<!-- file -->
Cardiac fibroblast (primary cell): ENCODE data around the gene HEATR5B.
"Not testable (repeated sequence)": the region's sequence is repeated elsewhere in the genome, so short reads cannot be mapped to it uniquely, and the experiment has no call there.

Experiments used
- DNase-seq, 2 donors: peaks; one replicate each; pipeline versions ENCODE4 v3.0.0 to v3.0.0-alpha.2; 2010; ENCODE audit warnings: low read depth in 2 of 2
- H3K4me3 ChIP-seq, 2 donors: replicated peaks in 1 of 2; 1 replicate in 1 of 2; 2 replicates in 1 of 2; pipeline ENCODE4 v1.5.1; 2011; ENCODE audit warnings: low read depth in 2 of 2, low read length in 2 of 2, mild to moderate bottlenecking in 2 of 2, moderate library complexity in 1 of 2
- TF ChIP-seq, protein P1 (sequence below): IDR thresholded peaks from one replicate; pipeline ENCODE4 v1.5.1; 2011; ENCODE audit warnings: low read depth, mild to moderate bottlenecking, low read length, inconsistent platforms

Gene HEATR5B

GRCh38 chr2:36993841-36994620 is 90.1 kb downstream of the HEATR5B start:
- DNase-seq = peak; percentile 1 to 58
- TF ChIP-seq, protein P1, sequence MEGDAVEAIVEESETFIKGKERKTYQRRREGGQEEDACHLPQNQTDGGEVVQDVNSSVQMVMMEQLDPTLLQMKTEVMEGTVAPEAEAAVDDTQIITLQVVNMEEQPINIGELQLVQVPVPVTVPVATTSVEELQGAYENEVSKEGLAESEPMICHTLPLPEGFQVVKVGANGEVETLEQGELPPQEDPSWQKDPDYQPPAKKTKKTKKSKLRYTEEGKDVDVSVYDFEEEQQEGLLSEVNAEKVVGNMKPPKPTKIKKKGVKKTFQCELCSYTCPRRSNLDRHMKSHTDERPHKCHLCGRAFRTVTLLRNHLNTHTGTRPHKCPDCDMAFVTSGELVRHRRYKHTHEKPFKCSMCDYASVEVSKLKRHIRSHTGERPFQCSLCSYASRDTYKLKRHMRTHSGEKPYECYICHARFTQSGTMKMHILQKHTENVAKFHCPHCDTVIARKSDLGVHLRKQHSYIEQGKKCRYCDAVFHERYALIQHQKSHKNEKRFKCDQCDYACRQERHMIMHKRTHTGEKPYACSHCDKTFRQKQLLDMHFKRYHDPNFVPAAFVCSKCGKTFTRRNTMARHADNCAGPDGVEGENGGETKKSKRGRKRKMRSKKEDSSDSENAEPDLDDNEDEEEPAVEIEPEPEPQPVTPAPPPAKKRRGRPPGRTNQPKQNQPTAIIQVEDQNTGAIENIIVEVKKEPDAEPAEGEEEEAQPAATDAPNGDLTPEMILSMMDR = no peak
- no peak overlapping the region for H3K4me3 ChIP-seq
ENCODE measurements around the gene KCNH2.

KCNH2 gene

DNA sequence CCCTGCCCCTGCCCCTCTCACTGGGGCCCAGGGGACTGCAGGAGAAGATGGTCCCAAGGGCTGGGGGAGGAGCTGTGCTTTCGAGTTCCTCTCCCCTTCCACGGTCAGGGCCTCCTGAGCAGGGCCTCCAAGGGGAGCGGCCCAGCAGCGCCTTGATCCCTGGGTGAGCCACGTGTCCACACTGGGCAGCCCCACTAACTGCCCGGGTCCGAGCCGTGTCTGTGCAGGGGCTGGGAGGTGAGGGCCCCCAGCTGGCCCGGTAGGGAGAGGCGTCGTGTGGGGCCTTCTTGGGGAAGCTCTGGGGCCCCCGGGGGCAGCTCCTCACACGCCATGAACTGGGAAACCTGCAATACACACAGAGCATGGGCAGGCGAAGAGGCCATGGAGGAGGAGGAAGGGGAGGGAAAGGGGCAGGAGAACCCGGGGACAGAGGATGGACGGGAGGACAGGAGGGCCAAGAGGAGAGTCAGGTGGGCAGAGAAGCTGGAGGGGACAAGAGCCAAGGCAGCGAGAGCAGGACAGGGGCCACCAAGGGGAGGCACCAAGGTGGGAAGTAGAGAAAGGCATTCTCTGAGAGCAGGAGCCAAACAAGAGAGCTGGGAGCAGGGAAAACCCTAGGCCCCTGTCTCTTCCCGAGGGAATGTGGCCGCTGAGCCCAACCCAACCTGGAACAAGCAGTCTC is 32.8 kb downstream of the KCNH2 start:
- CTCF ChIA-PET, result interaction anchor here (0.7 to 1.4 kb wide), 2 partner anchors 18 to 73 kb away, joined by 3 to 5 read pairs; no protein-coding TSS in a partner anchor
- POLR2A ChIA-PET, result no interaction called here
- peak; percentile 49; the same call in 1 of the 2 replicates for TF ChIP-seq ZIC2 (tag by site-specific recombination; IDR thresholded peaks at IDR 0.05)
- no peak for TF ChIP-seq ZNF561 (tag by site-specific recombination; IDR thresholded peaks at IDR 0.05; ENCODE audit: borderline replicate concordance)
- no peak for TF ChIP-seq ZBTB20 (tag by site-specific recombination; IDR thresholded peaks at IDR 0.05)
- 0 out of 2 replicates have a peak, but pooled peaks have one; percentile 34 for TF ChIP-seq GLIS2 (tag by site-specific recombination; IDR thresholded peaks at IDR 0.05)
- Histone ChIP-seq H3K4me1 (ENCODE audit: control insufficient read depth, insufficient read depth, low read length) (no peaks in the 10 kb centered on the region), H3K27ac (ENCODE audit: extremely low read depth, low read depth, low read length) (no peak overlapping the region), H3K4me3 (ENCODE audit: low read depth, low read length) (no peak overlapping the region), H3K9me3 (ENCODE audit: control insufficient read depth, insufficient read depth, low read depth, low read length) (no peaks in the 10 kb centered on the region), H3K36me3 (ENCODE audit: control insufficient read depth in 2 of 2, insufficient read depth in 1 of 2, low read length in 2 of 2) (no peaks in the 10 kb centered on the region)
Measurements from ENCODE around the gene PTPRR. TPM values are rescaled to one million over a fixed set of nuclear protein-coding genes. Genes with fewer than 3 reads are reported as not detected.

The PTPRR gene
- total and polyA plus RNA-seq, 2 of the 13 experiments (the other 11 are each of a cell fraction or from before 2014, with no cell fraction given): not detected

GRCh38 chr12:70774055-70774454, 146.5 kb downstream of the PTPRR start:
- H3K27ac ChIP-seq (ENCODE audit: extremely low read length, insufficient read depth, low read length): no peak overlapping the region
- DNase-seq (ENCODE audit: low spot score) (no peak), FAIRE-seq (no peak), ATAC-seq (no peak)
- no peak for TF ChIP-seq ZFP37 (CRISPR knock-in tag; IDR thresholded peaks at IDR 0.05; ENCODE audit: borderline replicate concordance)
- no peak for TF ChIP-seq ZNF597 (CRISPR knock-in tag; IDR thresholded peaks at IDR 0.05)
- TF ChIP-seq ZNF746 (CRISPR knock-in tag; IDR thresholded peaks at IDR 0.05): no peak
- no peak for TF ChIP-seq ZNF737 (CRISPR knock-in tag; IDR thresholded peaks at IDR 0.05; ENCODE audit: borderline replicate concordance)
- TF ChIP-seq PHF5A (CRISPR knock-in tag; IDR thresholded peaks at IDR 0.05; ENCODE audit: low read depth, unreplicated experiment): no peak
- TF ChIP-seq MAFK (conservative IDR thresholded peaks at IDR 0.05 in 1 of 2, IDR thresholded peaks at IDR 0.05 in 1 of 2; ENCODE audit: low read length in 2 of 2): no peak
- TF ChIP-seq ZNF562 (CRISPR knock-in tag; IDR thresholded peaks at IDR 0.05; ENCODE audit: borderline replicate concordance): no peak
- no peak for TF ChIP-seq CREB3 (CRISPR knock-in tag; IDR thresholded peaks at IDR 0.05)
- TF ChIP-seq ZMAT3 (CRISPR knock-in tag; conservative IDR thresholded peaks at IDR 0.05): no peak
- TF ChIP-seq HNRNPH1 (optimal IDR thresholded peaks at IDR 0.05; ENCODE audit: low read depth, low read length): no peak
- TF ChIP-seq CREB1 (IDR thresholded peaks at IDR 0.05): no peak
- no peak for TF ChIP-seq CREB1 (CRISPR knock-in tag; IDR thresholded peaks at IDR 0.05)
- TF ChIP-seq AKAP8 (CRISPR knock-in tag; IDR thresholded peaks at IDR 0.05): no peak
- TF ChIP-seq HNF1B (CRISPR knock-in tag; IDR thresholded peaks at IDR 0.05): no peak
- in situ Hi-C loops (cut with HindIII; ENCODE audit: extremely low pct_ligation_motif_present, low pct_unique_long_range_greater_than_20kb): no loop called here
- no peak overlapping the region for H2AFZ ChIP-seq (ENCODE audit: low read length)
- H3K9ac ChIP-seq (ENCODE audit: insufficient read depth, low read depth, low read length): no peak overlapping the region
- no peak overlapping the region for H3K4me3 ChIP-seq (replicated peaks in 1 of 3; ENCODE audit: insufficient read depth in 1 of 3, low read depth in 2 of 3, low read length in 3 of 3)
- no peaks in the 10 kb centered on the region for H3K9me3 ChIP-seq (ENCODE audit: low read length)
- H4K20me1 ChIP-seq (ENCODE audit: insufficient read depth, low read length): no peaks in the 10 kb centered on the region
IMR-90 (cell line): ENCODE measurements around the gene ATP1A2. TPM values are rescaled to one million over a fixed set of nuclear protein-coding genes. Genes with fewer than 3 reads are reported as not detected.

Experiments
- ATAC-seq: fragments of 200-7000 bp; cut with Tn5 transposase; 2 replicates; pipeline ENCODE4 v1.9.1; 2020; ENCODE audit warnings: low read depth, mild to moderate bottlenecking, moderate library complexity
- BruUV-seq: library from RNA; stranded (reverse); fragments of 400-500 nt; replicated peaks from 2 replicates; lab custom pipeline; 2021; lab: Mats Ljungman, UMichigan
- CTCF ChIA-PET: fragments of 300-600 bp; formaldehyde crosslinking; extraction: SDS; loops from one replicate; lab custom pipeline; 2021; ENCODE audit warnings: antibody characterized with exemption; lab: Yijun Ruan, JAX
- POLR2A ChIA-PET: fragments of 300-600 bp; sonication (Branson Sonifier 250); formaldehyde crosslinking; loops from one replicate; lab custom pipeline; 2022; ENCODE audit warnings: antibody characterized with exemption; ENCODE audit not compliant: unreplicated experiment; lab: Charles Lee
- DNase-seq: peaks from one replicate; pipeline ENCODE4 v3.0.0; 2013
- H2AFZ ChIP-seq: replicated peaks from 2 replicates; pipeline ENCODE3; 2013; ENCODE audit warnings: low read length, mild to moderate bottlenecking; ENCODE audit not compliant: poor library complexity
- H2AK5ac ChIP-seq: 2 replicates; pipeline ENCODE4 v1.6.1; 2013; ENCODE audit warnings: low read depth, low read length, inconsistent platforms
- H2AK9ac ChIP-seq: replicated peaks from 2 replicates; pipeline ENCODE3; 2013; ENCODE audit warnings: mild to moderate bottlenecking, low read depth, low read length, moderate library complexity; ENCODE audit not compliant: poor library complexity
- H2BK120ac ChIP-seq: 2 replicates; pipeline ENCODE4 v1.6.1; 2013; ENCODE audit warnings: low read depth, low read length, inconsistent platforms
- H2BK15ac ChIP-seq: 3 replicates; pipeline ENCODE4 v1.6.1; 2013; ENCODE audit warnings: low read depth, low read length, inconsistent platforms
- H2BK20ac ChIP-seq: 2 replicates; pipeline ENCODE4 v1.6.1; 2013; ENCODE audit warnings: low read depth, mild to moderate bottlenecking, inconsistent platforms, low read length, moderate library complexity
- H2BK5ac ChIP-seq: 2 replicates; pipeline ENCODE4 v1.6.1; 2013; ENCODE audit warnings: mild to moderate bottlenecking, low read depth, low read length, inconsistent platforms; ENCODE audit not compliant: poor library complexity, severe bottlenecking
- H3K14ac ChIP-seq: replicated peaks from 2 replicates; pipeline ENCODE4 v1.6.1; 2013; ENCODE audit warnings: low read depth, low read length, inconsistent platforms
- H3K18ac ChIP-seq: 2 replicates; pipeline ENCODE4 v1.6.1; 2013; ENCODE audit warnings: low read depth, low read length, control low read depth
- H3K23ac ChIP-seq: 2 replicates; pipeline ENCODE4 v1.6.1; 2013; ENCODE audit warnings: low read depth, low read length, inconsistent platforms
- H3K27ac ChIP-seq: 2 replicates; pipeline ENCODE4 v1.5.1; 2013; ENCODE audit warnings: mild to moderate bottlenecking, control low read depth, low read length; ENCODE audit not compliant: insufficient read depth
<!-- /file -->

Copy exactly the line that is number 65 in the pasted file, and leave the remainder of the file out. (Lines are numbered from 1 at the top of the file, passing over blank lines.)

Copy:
- H3K27ac ChIP-seq: 2 replicates; pipeline ENCODE4 v1.5.1; 2013; ENCODE audit warnings: mild to moderate bottlenecking, control low read depth, low read length; ENCODE audit not compliant: insufficient read depth